When I went to college, I was preoccupied with how to change the world. I recognized my goal was lofty (to say the least!), so I became fixated on what issues were most pressing and wanted to solve multiple problems at once. It was around this time that I became part of the solutionary movement without even knowing it. Through my research, I learned that my childhood observations were correct: the world is indeed unfair (though it needn’t be). I also grew convinced that uncovering and addressing root causes to big problems is the only way to change things. We don’t just need to solve problems; we need to fundamentally change our thinking and our systems.

As I grew older, I struggled to find people who shared my ambitions. It struck me that, if I were ever to have an impact on anything, being correct was not enough. I had to learn to show other people how to come to similar conclusions. At first I studied sales and communication with the intent to get people to see “my side.” I wanted to fix the world. I wanted to win. I dedicated years of my life to that pursuit.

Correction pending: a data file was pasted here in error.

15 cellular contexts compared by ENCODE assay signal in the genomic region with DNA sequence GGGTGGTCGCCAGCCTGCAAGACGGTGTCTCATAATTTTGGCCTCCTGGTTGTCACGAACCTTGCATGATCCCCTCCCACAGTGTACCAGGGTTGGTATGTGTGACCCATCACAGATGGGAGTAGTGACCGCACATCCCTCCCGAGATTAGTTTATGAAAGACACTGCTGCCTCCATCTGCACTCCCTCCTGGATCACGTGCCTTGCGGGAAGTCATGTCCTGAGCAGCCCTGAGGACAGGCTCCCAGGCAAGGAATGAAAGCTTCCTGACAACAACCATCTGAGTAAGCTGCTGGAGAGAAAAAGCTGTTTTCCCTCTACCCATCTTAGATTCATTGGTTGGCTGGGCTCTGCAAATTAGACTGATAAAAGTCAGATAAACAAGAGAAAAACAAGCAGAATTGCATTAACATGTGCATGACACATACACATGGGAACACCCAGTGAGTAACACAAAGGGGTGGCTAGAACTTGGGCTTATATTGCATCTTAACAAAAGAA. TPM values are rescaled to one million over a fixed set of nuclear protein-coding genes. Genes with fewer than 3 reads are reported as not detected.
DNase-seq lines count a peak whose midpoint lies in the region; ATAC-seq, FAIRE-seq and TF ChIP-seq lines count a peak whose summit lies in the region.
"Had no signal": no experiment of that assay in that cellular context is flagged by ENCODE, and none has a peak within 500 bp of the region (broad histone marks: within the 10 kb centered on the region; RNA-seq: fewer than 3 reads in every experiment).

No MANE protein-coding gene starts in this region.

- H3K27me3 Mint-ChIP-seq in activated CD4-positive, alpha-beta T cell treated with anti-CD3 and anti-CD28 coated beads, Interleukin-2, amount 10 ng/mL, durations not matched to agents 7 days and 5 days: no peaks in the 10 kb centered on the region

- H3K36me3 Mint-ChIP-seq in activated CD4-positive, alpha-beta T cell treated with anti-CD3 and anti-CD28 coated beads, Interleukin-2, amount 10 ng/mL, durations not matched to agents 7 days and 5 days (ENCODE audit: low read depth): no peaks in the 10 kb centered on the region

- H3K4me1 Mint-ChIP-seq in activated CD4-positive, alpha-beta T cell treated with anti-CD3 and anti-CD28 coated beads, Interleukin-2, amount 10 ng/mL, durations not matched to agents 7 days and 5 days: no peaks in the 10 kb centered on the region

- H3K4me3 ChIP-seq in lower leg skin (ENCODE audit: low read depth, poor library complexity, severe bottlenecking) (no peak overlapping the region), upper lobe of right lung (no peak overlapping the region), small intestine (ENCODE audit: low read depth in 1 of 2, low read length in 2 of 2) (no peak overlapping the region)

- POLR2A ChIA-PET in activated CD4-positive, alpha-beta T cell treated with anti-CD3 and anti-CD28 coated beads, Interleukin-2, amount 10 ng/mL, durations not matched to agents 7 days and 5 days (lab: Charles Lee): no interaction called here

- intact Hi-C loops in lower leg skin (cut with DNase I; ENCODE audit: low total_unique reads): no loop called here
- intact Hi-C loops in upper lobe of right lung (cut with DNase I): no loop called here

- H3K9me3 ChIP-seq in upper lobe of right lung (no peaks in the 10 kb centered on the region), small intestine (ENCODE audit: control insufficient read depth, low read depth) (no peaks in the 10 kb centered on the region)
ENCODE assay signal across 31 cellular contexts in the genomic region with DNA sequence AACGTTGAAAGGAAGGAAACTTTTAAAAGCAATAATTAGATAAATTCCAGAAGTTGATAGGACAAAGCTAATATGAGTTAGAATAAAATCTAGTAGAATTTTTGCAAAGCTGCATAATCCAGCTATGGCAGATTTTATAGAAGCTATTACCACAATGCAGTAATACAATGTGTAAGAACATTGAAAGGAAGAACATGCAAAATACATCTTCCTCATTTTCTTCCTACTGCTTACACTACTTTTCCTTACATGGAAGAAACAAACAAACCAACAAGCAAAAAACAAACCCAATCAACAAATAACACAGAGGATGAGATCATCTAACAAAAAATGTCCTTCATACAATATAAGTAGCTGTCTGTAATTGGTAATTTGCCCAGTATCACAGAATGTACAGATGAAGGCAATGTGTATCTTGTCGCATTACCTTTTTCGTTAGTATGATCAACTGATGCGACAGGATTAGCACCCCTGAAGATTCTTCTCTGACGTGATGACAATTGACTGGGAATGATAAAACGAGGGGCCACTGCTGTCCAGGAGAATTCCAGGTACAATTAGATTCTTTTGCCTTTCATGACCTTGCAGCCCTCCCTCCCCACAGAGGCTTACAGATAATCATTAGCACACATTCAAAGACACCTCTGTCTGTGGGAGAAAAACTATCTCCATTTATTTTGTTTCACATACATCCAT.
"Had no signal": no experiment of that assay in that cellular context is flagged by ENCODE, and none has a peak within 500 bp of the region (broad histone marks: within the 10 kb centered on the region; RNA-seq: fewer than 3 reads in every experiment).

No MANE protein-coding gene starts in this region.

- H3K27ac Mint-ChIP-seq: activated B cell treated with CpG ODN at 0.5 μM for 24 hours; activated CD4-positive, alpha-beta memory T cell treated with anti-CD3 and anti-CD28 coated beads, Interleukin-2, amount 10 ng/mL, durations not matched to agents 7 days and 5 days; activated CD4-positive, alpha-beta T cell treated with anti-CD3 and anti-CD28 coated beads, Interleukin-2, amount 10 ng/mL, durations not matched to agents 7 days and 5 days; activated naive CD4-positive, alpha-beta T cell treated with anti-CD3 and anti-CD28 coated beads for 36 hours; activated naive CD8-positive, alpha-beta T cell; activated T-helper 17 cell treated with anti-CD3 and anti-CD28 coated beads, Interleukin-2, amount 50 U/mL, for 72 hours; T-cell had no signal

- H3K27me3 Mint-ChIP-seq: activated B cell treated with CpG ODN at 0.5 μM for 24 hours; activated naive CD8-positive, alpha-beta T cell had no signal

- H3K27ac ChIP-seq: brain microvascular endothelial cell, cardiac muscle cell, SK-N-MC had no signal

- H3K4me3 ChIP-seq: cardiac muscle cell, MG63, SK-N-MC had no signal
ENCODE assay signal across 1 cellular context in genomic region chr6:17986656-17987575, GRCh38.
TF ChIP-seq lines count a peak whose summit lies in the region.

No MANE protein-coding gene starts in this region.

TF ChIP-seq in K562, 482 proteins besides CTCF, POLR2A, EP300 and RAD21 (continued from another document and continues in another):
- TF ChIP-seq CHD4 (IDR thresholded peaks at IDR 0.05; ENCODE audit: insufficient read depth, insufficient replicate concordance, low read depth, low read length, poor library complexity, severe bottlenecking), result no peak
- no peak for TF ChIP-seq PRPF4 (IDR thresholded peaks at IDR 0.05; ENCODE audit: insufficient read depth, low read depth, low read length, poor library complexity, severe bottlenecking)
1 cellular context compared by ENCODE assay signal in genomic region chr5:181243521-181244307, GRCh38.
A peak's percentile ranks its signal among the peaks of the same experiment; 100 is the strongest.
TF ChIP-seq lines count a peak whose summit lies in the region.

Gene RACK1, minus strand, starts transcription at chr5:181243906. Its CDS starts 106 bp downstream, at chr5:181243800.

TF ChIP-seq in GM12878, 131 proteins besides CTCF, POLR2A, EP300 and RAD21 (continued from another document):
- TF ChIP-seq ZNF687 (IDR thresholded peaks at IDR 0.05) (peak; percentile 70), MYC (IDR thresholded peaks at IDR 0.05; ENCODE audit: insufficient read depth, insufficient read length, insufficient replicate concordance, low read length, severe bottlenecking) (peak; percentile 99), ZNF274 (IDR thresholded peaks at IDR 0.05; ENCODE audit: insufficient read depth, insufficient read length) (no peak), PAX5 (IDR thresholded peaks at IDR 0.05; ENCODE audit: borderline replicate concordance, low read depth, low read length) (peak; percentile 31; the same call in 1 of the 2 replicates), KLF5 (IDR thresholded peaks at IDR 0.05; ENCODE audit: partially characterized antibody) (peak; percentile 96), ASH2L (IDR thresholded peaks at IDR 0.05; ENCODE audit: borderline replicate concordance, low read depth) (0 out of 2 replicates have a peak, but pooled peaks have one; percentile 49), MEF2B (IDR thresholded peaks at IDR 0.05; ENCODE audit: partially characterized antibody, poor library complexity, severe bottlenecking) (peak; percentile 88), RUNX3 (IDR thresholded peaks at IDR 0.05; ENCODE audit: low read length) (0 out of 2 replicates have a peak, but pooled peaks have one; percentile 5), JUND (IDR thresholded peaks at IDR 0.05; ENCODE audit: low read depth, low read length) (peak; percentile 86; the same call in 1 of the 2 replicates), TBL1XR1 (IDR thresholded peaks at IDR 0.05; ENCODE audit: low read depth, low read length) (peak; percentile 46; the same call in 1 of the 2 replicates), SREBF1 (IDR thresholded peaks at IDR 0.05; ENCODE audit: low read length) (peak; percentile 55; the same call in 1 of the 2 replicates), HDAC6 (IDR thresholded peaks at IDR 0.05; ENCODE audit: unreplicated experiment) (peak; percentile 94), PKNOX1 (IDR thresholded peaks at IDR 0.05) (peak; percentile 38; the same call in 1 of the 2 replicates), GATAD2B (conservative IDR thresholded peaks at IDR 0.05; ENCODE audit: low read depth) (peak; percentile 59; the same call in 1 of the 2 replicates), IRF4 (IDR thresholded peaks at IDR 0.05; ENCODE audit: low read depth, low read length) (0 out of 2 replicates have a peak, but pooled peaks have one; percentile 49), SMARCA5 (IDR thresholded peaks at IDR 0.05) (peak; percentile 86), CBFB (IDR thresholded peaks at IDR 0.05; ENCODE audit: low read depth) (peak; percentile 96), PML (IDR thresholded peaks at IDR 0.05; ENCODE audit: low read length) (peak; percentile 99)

I now believe that if I can simply get people to engage in basic rational thinking and research, we will all find more common ground. My quest for selling “my side” has been replaced with a desire to negotiate win-win scenarios where all stakeholders in a given situation walk away from the table with the outcome that does the most good and least harm. This is why, when Cate told me about IHE, I knew I had to get involved.

IHE: You joined IHE’s Board of Directors because you passionately believe in educating the #SolutionaryGeneration. What can you tell others who share IHE’s goals and vision about how to communicate the urgency and power of this mission so that solutionary learning and thinking will take hold in schools, among policy-makers and activists, and in communities?

Haj: To solve a problem, people are often told they need to be an expert with a degree, or that they need to be articulate and fluent in the issue. It’s a modern problem you can see reflected in our politics: people need to be “woke” to participate in dialogue that basically affects everyone. Solutionary learning, however, feels more inclusive. The premise is that you need to have a desire to do as much good as possible while doing as little harm as you can. That’s it. And it’s amazing what can happen when people are empowered with this message.